Brother Made A Lasting Impression Prior To War Death
By W. P. Sissell
I suppose that my first order of today should be an apology. Do you ever get so wrapped up in “goings on” that you forget. Miss Betty said that David said, “Mr. Bill must be out of town,” when he could get nothing but our answering machine.
The missing article (two weeks ago) was right there on the desk by that answering machine but it would not, inanimate thing that it was, talk to David. I was happily on my way to the annual Methodist Conference knowing that I was going to see many old friends that we usually see once a year.
John Reuel Sissell, Jr.
Today I want to try to sum up my thoughts about how he stood as a brother. That’s simply said. He was great and I still miss him, at times, today. Reuel, Jr. and I exchanged many letters after I went into the service and he asked for and got sea duty again. I got one letter that followed me home about two weeks after I got home.
In that day and time anything concerned with troop movement or naval destinations was censored from all letters. Unlike today when the enemy knows about such things long before they take place. Reuel, Jr. and I had a hidden language. Example: One of the chores that fell to me, as the young kid, was riding the corn planter.
Almost all the excess land was planted to corn for there were many mules, dairy cows and hogs to feed. My riding the planter involved hanging on, handling the dust (from the tractor and planter wheels) raising and lowering the planter at the end of the rows. The last was the main reason for my being there. My explicit instruction from Dad was, “William always be sure the heel of the planter sword shows moisture” (in other words put the corn seed in the moisture). The two of us were good at planting corn. If, in a letter or phone conversation, I said, “do you remember how the rows ran on that big cornfield on the McClarty place?” He could , without hesitation, answer, “Sure, toward Huck’s house”(East). If I wanted the other direction I would say, “No, toward our first cotton field or toward the pump.”
All the Things He Introduced Me To
When I started writing these articles, especially at the request of my son, I made a list of the many things that Reuel, Jr. had a hand in my learning. I’ve told you about many scattered along through the many articles. Here is most of that list.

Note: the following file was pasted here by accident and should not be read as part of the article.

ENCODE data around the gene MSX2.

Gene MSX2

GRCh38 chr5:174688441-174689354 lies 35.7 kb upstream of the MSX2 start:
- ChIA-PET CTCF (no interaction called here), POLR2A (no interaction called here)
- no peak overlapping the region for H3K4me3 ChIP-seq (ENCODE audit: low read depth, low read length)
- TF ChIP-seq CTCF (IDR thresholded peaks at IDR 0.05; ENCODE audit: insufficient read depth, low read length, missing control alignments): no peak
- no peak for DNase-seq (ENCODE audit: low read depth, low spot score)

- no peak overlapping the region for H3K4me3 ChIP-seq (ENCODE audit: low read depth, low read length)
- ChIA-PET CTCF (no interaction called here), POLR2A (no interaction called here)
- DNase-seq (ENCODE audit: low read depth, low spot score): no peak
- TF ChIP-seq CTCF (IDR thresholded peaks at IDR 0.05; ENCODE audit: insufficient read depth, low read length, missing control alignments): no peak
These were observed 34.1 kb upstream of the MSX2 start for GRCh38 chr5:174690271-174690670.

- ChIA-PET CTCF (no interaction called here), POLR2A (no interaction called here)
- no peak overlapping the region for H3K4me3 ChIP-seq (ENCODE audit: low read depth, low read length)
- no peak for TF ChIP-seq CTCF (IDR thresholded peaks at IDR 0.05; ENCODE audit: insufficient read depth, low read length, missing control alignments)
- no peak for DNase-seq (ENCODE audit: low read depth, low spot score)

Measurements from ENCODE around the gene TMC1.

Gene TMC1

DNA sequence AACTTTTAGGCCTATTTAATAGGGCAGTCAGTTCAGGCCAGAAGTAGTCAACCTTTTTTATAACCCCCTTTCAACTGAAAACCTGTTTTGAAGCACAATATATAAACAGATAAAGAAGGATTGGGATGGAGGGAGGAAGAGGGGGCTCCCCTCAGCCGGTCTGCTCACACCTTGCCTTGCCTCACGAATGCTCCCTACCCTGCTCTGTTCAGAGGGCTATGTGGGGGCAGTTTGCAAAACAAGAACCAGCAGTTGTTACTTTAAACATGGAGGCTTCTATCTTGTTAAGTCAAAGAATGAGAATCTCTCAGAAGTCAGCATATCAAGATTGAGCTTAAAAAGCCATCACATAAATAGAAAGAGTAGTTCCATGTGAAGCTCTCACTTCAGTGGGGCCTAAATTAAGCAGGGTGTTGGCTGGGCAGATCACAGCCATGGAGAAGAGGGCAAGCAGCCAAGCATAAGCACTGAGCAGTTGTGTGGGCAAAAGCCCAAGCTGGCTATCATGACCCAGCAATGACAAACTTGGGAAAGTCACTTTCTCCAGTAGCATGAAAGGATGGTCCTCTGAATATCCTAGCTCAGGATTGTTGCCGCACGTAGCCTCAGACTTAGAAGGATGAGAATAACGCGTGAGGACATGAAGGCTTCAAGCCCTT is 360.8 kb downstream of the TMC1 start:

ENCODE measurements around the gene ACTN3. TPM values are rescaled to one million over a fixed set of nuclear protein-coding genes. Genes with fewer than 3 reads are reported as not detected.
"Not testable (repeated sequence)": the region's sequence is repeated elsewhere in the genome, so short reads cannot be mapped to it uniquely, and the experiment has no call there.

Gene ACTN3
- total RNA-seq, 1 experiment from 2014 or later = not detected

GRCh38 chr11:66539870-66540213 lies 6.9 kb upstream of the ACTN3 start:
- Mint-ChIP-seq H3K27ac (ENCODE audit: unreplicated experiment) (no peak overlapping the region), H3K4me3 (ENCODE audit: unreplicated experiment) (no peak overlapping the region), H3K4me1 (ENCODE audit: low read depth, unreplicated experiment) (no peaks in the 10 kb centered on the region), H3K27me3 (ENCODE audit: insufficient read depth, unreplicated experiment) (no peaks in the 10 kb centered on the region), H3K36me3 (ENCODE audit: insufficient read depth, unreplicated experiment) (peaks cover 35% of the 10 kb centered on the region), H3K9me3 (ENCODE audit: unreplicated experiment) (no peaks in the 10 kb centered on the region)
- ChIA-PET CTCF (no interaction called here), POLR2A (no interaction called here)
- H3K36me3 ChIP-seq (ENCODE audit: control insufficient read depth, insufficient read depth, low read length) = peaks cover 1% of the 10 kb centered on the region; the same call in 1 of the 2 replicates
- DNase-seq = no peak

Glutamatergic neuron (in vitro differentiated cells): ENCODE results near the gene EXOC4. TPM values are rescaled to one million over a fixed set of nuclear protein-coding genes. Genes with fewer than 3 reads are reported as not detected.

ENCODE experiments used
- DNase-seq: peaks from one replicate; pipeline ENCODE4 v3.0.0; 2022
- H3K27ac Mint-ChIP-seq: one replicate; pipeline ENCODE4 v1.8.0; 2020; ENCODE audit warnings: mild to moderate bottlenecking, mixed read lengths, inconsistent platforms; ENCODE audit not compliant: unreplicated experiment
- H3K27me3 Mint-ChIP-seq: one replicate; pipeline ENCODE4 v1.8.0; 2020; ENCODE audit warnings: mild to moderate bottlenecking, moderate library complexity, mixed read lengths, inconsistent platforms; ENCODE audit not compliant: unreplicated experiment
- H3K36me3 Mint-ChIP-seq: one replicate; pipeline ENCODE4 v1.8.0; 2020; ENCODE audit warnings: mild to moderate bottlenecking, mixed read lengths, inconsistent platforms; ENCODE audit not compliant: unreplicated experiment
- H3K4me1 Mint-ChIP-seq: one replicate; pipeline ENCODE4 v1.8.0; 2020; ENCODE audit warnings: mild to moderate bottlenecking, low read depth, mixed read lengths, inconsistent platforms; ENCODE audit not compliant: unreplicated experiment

I’ve told you about the “Swinging Bridge.” By the way, when the men were digging the trenches for the anchors (cypress logs), six feet deep, one of the men in the pit, exclaimed, “I wish you would look at this—a Johnson Grass root—in the bottom of this pit.”
He let me drive his Model T, just steering, on the way from swimming in Yocona down below Will Austin’s levee. Probably it was on a return from swimming in McFarland Pond that he taught me that ghosts didn’t exist. Later, after he and Russell Wright got the Star running good, he let me drive, using the clutch and shift. I obliged by running into the crib wall as I parked in the shed.
As I mention Russell I must say that he and Reuel, Jr. were great friends. Both loved working on old cars. Reuel, Jr. became a Chief Petty Officer rated as one of the top steam engine men. Russell became a top aircraft mechanic in the U. S. Air Force. Sometimes I think about what a shame it is that they did not get to visit after the service days because of Reuel, Jr.’s early death.
One of the things that I’ve left out of my stories is the daring that was a part of his nature. I don’t know how familiar you are with the steel bridges on the Mud Line, the Robinson Mill Crossing, the Will Austin Crossing and the new Bynum Bridge.
I say that because that first crossing, poured by Mr. Will Wilbourn’s crew with about four foot concrete sides. Those steel bridge supports and top rails were about fourteen inches wide studded with rivets. The real fun was to climb to the top and walk that rail about twenty feet up when the muddy water was boiling almost at the bottom of the bridge floor. I also remember, a couple of those big boys swimming O’tuckalofa when it was running that high. They were good swimmers.
I’m especially grateful to those of you who were concerned about my missing column, thanks. Our wish for you is a great week, as always. I know that some of you are in the heavy rain areas. I hope that you are safe. You can reach me most of the time at 23541 Hwy 6, Batesville, MS 38606, 662-563-9879-or firstname.lastname@example.org